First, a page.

Aggression in Physically Abused Children
While child physical abuse is related to a heightened risk of aggression, the majority of abused children do not become aggressive (Widom, 1989). Factors which put some physically abused children at increased risk for aggressive behavior remain to be clarified. A transactional, biopsychosocial model of development suggests that aggressive behavior problems arise when intrinsic child vulnerabilities interact with a nonoptimal environment (Sanson, Smart, Prior, & Oberklaid, 1993). Internalizing problems, such as anxiety and depression, have been found to be markedly higher in youth with vs. without conduct disorder (Hinshaw, Lahey, & Hart, 1993). This suggests that vulnerability to emotional distress (i.e., emotion dysregulation) may be one intrinsic child vulnerability related to later aggression.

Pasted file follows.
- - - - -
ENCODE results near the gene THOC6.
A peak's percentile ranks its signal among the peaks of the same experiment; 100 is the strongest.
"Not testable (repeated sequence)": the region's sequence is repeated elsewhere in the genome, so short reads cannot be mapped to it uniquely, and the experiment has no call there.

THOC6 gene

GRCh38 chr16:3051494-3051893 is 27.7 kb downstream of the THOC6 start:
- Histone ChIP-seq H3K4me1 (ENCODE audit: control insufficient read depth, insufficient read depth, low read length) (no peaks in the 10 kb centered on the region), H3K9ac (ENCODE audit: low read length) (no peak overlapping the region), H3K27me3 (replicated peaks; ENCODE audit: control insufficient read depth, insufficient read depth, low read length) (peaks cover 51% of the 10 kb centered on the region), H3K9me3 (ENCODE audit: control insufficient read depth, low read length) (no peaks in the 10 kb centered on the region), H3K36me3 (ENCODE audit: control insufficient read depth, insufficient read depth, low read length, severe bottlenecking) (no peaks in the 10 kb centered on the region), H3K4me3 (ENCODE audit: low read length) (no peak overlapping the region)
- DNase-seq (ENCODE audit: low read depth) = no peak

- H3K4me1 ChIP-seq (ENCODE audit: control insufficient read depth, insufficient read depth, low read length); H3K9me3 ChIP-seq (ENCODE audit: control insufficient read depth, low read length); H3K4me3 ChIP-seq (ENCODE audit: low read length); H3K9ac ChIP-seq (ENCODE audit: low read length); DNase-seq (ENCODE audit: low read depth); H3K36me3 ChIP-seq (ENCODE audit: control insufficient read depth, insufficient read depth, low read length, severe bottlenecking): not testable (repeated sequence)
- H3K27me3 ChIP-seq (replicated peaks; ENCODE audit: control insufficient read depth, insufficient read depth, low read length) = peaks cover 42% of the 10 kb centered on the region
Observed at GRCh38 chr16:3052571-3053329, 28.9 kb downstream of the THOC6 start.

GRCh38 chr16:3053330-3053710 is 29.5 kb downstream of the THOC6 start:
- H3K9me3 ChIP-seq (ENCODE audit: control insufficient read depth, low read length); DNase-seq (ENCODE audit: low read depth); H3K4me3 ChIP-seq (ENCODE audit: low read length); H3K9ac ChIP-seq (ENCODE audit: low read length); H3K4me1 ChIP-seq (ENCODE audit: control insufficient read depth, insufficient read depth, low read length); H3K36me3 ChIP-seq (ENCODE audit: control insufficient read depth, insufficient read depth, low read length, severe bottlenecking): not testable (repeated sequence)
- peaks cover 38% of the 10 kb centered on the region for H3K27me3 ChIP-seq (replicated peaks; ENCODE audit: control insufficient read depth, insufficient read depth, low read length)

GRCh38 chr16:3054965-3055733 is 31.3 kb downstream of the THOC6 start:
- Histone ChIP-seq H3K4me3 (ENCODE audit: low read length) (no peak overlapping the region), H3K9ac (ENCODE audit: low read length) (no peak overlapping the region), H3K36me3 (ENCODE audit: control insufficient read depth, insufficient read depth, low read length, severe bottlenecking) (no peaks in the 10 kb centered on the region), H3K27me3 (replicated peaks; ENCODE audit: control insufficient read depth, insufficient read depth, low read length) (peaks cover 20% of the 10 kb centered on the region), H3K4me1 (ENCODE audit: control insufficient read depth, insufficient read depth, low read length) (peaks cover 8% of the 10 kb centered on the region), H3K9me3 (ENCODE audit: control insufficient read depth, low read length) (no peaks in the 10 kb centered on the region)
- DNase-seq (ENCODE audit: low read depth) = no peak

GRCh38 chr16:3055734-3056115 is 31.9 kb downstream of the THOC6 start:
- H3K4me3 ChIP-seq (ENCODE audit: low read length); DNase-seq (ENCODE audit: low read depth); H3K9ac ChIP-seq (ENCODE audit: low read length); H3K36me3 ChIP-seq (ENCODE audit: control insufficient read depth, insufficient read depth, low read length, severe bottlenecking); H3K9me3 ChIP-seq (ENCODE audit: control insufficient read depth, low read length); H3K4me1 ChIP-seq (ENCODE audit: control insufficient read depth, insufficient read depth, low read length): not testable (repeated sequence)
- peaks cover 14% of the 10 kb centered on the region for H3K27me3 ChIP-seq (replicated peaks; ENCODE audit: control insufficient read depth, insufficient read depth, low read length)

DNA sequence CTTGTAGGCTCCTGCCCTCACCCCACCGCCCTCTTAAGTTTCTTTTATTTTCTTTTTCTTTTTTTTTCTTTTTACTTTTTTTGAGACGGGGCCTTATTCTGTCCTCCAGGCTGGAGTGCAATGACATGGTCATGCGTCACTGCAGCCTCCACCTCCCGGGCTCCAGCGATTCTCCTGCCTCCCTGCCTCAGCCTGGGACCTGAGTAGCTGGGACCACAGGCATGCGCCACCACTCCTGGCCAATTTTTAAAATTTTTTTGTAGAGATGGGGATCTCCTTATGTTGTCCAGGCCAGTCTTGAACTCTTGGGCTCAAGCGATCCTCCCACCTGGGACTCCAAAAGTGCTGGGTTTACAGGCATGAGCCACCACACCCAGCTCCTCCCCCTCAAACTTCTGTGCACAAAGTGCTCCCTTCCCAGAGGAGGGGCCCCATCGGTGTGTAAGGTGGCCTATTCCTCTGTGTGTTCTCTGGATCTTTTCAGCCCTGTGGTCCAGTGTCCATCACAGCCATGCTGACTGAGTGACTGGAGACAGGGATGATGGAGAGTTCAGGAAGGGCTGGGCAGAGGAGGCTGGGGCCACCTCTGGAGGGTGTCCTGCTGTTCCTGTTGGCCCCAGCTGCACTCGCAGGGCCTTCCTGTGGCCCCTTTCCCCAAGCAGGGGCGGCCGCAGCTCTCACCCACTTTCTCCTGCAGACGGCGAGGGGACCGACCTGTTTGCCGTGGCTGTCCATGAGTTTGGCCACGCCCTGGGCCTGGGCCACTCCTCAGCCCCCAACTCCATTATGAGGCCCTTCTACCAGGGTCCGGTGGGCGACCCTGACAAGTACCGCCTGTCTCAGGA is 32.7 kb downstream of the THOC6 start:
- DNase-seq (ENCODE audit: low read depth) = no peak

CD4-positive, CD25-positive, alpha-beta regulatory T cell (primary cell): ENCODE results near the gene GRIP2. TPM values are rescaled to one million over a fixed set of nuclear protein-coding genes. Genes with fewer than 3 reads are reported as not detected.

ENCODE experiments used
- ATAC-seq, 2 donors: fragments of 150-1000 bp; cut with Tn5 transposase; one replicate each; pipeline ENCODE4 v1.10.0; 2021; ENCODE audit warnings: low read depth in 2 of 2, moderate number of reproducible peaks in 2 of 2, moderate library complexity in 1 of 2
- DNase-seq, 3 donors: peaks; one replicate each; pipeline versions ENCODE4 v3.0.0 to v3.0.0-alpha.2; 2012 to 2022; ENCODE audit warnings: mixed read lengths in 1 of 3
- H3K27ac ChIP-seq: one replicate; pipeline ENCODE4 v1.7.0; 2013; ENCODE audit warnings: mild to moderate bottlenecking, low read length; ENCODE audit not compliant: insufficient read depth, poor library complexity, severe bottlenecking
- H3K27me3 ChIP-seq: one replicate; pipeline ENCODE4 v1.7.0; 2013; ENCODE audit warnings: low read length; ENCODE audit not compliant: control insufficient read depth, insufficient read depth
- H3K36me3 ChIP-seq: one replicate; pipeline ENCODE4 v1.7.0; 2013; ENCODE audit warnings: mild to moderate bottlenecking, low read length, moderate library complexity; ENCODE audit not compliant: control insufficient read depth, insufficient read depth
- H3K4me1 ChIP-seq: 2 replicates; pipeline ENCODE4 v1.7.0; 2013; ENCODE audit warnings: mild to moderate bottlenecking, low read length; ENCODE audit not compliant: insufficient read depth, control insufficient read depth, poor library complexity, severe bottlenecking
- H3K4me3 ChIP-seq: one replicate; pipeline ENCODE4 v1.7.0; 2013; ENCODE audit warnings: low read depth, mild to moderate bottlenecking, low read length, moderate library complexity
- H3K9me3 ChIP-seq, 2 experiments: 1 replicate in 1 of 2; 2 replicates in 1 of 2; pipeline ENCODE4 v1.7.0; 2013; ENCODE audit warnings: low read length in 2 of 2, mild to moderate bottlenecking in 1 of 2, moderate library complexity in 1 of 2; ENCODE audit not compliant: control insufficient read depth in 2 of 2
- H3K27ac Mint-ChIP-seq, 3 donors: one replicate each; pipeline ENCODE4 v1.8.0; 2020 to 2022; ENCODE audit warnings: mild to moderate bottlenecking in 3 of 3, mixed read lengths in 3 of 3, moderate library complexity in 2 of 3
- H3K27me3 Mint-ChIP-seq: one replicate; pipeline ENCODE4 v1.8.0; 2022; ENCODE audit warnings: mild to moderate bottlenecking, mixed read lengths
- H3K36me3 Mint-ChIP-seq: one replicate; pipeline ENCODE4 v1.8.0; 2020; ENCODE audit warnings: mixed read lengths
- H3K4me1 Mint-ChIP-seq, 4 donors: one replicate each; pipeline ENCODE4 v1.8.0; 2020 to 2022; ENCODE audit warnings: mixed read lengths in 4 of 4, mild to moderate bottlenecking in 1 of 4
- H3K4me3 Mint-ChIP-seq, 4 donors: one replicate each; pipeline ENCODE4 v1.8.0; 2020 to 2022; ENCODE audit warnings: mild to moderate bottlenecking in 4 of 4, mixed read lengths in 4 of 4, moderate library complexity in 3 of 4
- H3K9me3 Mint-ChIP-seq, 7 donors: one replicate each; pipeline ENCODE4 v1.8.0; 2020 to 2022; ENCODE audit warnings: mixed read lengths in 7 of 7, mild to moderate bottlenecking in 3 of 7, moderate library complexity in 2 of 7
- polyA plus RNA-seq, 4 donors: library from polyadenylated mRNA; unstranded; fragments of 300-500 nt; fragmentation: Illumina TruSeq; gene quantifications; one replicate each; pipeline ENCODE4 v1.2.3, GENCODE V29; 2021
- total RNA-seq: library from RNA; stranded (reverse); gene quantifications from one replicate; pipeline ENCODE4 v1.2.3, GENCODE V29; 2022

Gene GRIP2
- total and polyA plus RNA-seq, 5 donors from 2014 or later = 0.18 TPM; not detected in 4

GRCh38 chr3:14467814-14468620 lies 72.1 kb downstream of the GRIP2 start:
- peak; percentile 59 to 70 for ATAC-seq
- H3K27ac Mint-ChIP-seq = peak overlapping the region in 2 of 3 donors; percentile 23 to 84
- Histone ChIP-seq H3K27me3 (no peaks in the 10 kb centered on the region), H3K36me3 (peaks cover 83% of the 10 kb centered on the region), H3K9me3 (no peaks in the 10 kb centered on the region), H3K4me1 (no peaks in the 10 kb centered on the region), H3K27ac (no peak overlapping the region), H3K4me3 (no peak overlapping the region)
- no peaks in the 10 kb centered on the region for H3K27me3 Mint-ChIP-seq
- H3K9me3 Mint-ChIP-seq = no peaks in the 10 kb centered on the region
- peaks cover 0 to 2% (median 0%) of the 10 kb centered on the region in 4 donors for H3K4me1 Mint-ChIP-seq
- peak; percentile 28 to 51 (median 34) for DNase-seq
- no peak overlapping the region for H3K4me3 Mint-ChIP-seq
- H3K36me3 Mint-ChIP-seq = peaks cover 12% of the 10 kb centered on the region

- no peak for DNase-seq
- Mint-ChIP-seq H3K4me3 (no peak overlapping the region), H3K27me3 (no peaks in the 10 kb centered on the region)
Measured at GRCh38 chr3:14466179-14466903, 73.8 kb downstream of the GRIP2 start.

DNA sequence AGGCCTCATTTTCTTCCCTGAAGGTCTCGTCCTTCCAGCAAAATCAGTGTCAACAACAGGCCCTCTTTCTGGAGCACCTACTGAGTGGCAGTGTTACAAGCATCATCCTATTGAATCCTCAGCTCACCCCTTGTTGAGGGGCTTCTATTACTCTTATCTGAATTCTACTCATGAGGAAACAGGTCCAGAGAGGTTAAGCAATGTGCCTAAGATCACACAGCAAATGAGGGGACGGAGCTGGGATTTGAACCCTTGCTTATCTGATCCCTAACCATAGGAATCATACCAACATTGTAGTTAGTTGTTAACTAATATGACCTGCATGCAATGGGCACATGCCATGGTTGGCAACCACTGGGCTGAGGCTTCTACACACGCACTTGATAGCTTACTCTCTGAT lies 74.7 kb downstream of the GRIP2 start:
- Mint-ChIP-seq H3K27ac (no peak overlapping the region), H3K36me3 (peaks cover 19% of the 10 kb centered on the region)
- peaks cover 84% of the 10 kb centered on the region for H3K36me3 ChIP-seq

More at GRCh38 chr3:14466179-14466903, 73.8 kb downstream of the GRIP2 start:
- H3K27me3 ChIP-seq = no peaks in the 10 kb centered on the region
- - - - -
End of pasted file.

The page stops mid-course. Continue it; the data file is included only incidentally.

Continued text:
KeywordsAggressive Behavior Emotion Regulation Emotion Dysregulation Physically Abuse Child Transactional Model
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